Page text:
Libraries need to brand themselves in more engaging and interactive ways, exposing the vast and diverse expertise residing in librarians.
At the Olathe campus, we are focused on building a very business-centric environment targeted at the regional community and private sectors. We want to provide working professionals with the technology skills and the personal, transferable skills and know-how to address real, complex issues in the local work setting. Our campus is a two-hour drive from the library’s physical location in Manhattan, so our faculty and students engage with the library largely through online resources, and by this I mean not only library resources, but the librarians as well. I don’t see the library as a repository of books anymore, but rather as a repository of people with tremendous expertise who can support faculty and students in any number of innovative ways from technology, tools and textbook requirements to research, article preparation and publication.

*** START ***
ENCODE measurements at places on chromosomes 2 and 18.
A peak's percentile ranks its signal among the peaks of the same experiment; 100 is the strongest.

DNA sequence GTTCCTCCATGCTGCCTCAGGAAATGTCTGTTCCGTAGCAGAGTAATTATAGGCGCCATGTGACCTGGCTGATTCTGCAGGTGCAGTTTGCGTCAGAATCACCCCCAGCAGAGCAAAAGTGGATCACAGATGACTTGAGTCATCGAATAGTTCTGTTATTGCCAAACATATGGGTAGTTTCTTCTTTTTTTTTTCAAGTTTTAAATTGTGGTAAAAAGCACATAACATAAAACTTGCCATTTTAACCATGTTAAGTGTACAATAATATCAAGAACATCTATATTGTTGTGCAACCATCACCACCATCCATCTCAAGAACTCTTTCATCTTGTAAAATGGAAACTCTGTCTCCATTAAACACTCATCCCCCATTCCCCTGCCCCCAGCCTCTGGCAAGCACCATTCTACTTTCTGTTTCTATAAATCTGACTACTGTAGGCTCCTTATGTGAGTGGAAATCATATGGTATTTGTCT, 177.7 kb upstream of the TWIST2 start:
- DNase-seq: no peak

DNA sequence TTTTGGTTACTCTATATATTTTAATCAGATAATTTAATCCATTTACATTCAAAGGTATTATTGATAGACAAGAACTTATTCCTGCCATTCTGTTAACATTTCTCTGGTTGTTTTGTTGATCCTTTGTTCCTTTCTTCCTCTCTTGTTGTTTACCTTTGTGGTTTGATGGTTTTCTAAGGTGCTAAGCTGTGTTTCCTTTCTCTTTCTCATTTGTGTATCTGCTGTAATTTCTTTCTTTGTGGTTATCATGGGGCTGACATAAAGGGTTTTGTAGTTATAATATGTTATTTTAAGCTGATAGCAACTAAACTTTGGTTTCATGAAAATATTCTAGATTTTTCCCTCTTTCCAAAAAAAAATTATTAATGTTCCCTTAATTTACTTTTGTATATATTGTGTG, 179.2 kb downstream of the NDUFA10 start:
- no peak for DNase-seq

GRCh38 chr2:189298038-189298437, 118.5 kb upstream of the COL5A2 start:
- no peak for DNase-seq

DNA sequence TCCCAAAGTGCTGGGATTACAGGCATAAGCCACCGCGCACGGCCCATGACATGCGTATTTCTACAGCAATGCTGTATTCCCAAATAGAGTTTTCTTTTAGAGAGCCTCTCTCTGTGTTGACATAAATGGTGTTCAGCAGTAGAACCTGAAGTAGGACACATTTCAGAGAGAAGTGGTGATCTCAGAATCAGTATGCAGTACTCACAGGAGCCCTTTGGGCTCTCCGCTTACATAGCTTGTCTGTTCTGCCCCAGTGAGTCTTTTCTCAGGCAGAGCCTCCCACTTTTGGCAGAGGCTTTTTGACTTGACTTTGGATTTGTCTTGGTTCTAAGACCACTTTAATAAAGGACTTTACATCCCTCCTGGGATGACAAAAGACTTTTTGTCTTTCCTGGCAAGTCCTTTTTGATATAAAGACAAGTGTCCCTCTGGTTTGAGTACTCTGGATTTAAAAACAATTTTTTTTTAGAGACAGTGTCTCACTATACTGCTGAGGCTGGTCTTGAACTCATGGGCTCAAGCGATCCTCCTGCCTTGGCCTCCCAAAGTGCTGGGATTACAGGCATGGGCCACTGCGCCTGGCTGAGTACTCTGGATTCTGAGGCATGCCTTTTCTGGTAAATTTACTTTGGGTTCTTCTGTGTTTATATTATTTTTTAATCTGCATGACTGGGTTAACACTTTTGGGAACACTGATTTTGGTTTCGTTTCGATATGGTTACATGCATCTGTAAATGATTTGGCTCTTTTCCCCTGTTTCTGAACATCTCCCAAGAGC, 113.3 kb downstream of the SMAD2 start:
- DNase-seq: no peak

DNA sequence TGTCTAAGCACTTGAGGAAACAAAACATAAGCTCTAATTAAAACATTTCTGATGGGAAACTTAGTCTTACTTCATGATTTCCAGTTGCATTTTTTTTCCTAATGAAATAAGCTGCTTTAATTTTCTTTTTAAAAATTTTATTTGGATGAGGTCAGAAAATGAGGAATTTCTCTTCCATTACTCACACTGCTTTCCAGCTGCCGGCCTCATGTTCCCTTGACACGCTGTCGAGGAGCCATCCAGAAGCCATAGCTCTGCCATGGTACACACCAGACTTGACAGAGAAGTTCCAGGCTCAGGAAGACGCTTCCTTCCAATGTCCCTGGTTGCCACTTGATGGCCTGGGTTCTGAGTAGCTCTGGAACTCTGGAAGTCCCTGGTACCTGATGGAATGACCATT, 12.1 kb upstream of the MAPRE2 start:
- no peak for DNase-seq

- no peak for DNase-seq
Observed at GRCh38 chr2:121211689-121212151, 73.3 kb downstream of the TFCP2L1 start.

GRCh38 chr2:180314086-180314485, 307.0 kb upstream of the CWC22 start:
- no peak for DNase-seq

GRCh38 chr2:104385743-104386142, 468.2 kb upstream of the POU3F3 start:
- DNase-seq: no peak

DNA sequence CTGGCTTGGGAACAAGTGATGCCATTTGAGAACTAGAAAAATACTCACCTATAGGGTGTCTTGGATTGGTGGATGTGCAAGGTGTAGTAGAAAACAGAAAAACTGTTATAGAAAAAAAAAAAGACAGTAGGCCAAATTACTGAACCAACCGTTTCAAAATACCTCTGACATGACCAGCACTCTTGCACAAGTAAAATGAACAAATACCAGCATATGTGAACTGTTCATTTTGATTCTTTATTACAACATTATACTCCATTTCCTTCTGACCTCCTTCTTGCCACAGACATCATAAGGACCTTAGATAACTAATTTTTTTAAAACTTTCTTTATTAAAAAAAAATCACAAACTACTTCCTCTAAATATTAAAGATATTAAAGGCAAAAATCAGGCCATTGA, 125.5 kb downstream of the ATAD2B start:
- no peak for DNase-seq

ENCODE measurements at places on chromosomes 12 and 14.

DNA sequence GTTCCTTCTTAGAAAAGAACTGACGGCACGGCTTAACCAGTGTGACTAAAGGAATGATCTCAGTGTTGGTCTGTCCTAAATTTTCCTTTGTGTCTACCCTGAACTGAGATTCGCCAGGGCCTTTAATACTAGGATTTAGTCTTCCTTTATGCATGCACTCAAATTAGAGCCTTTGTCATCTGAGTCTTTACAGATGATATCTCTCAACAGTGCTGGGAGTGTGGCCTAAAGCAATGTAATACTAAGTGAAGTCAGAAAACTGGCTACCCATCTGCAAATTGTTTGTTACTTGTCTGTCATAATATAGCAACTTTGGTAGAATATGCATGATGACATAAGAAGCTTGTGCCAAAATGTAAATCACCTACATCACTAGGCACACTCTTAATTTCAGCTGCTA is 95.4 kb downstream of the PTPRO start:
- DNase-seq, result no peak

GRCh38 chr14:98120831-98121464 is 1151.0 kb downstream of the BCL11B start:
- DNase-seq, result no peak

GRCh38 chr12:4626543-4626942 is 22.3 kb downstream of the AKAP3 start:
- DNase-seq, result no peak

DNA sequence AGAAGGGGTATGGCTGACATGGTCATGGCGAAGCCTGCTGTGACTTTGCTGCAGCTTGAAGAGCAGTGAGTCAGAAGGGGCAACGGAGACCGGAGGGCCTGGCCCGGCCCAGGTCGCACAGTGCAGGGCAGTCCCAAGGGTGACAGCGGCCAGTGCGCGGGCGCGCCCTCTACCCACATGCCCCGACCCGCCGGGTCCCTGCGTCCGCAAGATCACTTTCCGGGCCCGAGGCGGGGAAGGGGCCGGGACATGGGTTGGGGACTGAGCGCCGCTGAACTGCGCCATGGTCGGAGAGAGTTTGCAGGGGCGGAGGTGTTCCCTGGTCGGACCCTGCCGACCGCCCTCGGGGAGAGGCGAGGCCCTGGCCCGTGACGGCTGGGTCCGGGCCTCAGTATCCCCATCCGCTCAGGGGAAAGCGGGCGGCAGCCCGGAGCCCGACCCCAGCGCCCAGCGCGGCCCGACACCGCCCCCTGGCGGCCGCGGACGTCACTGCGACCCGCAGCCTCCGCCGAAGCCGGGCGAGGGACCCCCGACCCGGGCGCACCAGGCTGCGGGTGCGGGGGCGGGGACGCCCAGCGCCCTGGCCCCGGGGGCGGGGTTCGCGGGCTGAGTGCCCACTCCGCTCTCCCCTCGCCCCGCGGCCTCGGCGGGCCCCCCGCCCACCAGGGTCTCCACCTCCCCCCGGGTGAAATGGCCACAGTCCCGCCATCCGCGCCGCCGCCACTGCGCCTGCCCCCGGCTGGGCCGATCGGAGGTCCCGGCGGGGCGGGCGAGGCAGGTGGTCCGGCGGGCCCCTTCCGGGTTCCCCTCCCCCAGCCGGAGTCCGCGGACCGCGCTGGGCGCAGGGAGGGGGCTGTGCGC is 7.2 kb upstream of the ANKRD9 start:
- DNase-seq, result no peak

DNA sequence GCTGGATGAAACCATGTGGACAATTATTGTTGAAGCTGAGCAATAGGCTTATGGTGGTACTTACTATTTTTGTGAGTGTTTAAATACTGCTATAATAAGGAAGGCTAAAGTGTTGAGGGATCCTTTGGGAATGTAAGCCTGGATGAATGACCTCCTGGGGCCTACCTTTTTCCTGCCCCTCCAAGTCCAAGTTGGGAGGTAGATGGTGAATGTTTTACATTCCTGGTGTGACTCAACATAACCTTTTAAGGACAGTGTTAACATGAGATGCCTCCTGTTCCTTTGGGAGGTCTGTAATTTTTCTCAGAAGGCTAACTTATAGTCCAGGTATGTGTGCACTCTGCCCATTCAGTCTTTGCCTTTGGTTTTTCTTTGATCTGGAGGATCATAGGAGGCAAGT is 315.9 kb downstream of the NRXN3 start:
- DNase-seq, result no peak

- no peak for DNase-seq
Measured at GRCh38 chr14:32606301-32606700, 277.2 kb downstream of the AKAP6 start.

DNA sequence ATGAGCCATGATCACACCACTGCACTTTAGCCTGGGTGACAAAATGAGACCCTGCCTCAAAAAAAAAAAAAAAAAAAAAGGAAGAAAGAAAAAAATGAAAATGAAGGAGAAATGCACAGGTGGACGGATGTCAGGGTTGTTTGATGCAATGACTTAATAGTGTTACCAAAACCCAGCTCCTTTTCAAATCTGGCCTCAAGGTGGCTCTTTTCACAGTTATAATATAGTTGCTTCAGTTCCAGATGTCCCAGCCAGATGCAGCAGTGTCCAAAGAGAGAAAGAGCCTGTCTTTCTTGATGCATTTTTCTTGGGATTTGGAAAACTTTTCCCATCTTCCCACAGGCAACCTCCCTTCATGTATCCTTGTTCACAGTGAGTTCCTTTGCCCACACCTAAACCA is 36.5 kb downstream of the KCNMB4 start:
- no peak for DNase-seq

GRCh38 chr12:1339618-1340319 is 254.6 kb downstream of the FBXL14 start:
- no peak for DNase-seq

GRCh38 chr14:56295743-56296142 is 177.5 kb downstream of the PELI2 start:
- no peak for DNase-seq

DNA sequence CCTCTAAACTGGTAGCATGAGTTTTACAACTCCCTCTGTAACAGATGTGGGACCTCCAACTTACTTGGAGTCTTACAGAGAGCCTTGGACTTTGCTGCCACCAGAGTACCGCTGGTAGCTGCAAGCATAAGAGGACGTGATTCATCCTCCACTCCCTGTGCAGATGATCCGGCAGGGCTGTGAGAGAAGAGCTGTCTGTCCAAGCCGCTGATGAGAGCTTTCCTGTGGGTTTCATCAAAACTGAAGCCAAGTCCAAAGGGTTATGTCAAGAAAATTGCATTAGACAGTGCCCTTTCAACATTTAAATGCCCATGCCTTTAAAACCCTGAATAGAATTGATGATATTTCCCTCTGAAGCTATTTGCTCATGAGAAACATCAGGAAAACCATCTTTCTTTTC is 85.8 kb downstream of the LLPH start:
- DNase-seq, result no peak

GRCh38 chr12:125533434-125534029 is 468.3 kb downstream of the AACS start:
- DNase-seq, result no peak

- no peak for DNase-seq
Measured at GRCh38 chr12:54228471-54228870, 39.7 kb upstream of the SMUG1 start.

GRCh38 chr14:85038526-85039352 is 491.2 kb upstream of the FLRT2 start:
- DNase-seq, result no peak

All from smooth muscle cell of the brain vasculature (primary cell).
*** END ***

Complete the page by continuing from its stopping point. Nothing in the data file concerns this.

How did you become interested in institutional performance metrics?
My academic career has mostly been in land grant institutions which have long histories of international engagement. But the predominant focus of this engagement has been sending students for study abroad, recruiting foreign students, and transferring aid and knowledge through development projects in developing countries. As WSU’s Vice Provost for International Programs, I started to assess the opportunities for international collaborations and opportunities that aligned with strategic institutional research priorities. In partnership with the Office of Research, we studied the publication and funding record of WSU’s faculty and noted a substantial amount of papers involving international coauthors.